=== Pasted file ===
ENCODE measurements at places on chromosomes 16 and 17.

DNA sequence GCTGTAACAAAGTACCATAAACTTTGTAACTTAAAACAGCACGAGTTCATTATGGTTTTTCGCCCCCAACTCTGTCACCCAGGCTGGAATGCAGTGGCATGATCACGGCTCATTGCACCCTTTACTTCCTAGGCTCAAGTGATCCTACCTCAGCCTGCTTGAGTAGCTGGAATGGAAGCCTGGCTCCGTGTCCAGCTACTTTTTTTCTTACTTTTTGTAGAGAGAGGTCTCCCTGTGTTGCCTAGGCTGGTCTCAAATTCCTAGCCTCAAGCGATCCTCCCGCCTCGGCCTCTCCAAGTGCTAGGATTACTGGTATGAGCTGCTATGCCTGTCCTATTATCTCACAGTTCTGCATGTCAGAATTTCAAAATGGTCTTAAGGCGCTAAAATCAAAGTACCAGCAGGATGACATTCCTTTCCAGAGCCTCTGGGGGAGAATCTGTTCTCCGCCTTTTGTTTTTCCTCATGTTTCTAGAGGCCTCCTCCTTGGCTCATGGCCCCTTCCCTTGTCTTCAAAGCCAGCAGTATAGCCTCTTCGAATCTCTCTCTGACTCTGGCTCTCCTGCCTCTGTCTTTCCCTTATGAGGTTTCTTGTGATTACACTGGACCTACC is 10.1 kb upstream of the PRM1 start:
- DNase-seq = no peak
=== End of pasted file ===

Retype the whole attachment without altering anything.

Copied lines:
ENCODE measurements at places on chromosomes 16 and 17.

DNA sequence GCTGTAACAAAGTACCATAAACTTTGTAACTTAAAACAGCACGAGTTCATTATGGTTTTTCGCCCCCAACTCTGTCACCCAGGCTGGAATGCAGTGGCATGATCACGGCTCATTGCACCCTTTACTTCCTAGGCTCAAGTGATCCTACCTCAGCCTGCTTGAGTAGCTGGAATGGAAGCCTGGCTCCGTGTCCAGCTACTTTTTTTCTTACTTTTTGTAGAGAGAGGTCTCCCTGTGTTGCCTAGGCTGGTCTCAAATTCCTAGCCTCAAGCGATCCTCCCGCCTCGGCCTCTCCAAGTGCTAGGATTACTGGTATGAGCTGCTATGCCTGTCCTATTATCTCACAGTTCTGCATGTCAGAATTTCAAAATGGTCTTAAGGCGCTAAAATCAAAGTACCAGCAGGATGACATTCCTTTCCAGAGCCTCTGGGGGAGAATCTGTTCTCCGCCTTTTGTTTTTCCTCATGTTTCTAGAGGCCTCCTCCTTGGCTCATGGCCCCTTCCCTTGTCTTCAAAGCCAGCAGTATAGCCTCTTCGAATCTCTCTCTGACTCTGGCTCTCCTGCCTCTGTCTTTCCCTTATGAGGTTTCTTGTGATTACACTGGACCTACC is 10.1 kb upstream of the PRM1 start:
- DNase-seq = no peak